RME was done using a banded type Hyrax appliance which was palatally soldered bilaterally to the bands of first molar and first premolar on either side with a 19-Gauge stainless steel wire. The molar bands were welded with molar tubes on either side. The removable lower posterior bite plane was given from mesial of the first premolar to the second molar bilaterally on lower arch to jump the bite and Hyrax appliance framework was cemented to the maxillary arch. The screw was turned twice each day, once in the morning and once in the evening, for a total of 0.5 mm activation per day. The activation was carried out until desired 5 mm expansion was achieved in 10 days.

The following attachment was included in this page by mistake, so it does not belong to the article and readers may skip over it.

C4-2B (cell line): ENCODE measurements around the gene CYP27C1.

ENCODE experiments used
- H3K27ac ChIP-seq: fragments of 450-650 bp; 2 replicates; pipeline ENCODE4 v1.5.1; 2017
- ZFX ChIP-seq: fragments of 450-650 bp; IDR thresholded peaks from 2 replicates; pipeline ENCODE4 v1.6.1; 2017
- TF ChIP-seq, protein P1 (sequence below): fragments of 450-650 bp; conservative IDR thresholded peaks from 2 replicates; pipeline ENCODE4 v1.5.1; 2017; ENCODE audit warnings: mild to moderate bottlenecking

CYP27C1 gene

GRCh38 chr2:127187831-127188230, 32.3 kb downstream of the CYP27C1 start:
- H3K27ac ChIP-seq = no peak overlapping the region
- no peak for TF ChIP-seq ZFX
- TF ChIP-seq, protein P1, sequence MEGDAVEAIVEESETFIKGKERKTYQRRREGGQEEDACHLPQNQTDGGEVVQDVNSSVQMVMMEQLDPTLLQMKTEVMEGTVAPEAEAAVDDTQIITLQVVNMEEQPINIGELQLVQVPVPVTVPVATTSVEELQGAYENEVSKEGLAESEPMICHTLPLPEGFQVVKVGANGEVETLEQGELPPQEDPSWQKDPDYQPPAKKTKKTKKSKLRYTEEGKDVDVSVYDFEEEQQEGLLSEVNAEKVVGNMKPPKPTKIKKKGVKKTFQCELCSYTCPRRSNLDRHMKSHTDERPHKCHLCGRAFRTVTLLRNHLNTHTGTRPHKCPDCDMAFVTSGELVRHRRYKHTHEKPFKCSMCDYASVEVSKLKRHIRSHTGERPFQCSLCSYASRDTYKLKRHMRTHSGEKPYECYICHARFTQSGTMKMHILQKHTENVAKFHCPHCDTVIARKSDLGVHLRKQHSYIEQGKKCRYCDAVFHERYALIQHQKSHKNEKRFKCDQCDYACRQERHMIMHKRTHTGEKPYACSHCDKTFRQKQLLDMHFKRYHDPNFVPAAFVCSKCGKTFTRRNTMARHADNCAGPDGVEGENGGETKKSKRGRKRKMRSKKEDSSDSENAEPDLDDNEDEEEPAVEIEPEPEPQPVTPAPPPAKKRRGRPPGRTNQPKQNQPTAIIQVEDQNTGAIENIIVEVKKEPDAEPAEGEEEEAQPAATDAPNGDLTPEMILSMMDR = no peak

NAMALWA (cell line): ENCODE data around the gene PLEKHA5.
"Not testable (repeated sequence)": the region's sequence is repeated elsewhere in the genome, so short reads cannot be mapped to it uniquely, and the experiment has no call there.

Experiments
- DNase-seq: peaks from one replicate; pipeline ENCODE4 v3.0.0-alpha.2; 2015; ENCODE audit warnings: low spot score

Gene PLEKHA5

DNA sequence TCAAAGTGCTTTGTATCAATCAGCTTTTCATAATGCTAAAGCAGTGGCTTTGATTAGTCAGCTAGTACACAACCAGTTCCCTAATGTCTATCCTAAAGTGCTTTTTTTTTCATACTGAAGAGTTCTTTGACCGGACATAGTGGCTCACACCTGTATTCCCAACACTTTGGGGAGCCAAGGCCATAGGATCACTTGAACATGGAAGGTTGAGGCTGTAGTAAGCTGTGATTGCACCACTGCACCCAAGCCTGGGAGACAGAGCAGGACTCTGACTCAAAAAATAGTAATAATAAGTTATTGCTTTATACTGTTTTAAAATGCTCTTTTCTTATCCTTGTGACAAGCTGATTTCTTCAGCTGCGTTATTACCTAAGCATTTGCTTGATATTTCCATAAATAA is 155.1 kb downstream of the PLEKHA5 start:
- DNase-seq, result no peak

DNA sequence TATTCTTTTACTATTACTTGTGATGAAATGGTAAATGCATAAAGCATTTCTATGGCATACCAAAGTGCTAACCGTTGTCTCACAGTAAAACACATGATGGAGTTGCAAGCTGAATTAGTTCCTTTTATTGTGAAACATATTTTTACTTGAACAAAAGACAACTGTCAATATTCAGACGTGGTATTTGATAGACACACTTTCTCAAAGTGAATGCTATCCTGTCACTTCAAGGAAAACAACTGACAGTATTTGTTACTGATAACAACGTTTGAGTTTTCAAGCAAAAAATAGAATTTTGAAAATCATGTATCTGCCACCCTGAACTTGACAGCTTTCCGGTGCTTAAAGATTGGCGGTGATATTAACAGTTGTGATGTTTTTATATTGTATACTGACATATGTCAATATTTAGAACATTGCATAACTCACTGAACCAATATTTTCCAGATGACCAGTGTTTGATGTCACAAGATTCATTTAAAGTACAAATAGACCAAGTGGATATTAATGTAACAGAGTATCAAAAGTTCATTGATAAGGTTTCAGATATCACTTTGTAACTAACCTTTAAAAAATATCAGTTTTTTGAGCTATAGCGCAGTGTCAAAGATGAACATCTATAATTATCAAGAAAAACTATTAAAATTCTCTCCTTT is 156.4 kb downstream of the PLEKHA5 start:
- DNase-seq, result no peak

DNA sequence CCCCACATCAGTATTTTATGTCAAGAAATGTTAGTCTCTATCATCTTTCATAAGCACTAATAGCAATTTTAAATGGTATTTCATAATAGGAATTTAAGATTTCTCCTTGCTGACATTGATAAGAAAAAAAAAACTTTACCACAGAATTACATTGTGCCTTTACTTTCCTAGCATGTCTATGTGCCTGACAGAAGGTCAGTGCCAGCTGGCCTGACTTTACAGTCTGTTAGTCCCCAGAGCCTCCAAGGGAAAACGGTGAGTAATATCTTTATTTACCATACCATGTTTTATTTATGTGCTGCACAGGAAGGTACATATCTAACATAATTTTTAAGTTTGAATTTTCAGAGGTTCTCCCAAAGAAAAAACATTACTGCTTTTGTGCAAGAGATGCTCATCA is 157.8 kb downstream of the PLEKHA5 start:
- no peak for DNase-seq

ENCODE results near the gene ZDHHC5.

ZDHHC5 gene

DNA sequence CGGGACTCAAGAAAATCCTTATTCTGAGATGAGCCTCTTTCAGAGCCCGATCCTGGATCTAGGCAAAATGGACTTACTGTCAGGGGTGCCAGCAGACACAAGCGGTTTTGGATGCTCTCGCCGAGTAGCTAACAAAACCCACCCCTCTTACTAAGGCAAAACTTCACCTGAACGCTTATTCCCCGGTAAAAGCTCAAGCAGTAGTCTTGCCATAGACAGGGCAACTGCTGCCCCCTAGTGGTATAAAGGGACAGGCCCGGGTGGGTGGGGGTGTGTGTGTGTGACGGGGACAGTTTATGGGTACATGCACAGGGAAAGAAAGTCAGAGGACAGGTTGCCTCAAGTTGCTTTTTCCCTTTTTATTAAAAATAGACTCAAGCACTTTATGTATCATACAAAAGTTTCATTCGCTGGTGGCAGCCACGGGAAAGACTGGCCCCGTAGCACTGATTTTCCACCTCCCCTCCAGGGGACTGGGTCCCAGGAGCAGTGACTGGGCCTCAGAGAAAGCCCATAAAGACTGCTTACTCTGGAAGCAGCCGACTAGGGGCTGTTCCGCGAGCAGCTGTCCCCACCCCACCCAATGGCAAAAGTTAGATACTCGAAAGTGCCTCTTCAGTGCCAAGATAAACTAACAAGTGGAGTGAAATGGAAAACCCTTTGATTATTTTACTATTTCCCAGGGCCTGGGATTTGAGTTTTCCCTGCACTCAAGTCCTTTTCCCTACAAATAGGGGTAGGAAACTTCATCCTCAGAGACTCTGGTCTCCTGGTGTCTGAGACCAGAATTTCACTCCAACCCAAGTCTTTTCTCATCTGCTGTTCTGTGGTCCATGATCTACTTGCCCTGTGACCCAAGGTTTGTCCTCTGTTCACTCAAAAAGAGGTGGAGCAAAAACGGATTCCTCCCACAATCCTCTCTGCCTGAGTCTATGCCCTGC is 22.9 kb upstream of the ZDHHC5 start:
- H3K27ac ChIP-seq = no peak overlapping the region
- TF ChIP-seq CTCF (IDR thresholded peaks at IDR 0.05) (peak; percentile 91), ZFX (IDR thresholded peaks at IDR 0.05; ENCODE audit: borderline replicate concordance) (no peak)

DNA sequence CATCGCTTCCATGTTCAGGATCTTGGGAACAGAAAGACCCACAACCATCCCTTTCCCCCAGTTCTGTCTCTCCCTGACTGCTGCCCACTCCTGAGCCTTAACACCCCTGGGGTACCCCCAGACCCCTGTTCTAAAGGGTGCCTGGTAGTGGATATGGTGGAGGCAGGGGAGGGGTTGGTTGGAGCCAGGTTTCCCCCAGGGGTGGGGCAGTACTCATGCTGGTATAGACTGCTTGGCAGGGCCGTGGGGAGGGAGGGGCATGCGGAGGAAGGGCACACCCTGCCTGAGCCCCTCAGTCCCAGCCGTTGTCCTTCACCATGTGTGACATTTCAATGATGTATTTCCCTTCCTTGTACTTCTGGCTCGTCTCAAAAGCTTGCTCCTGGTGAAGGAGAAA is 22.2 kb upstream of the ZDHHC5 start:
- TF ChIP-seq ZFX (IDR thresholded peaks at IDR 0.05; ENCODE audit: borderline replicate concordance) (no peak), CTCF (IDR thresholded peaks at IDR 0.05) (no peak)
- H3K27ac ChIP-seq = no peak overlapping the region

Immediately after the expansion, 0.022 slot McLaughlin, Bennett, Trevisi preadjusted brackets were bonded on the maxillary arch to correct the maxillary anterior crowding [Figure 3]. The central incisor started moving towards the midline diastema reciprocally by the residual forces of the elastic transseptal fibers and also using power chain. Tight figure of eight was given from maxillary right central incisor to right upper canine to prevent reciprocal movement of the right central incisor. The expansion appliance was left for 4 months aid to in retention. After the removal of the Hyrax appliance, the removable maxillary anterior bite plane was used for bite opening as well as retention. The mandibular arch was bonded, and 0.014″ NiTi is placed for alignment. Once the alignment was completed, coordinated 0.017″ × 0.025″ SS wire was placed in upper and lower arch. Pre- and post-model symmetry were compared with ortho grid. Posttreatment records show proclination of upper and lower anteriors for compensation of arch length-tooth size discrepancy [Figure 4]. Lateral cephalometric superimposition shows a significant amount of growth changes in maxilla, mandible, and soft tissue of face [Figure 5].